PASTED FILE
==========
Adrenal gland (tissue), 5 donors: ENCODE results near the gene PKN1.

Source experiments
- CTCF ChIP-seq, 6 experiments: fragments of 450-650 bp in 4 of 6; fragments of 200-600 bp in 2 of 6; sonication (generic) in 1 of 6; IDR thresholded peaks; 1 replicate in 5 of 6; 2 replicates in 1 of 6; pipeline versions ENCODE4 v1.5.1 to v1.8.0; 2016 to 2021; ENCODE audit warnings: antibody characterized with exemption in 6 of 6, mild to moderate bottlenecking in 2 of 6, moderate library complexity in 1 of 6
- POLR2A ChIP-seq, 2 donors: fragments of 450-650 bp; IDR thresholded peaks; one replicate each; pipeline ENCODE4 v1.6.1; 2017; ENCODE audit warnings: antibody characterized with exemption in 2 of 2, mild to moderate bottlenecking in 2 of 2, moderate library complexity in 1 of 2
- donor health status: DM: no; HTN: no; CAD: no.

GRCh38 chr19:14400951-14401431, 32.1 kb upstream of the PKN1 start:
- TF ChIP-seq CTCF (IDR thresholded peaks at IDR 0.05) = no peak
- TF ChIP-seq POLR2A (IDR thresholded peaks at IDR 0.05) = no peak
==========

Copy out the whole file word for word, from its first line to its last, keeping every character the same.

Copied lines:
Adrenal gland (tissue), 5 donors: ENCODE results near the gene PKN1.

Source experiments
- CTCF ChIP-seq, 6 experiments: fragments of 450-650 bp in 4 of 6; fragments of 200-600 bp in 2 of 6; sonication (generic) in 1 of 6; IDR thresholded peaks; 1 replicate in 5 of 6; 2 replicates in 1 of 6; pipeline versions ENCODE4 v1.5.1 to v1.8.0; 2016 to 2021; ENCODE audit warnings: antibody characterized with exemption in 6 of 6, mild to moderate bottlenecking in 2 of 6, moderate library complexity in 1 of 6
- POLR2A ChIP-seq, 2 donors: fragments of 450-650 bp; IDR thresholded peaks; one replicate each; pipeline ENCODE4 v1.6.1; 2017; ENCODE audit warnings: antibody characterized with exemption in 2 of 2, mild to moderate bottlenecking in 2 of 2, moderate library complexity in 1 of 2
- donor health status: DM: no; HTN: no; CAD: no.

GRCh38 chr19:14400951-14401431, 32.1 kb upstream of the PKN1 start:
- TF ChIP-seq CTCF (IDR thresholded peaks at IDR 0.05) = no peak
- TF ChIP-seq POLR2A (IDR thresholded peaks at IDR 0.05) = no peak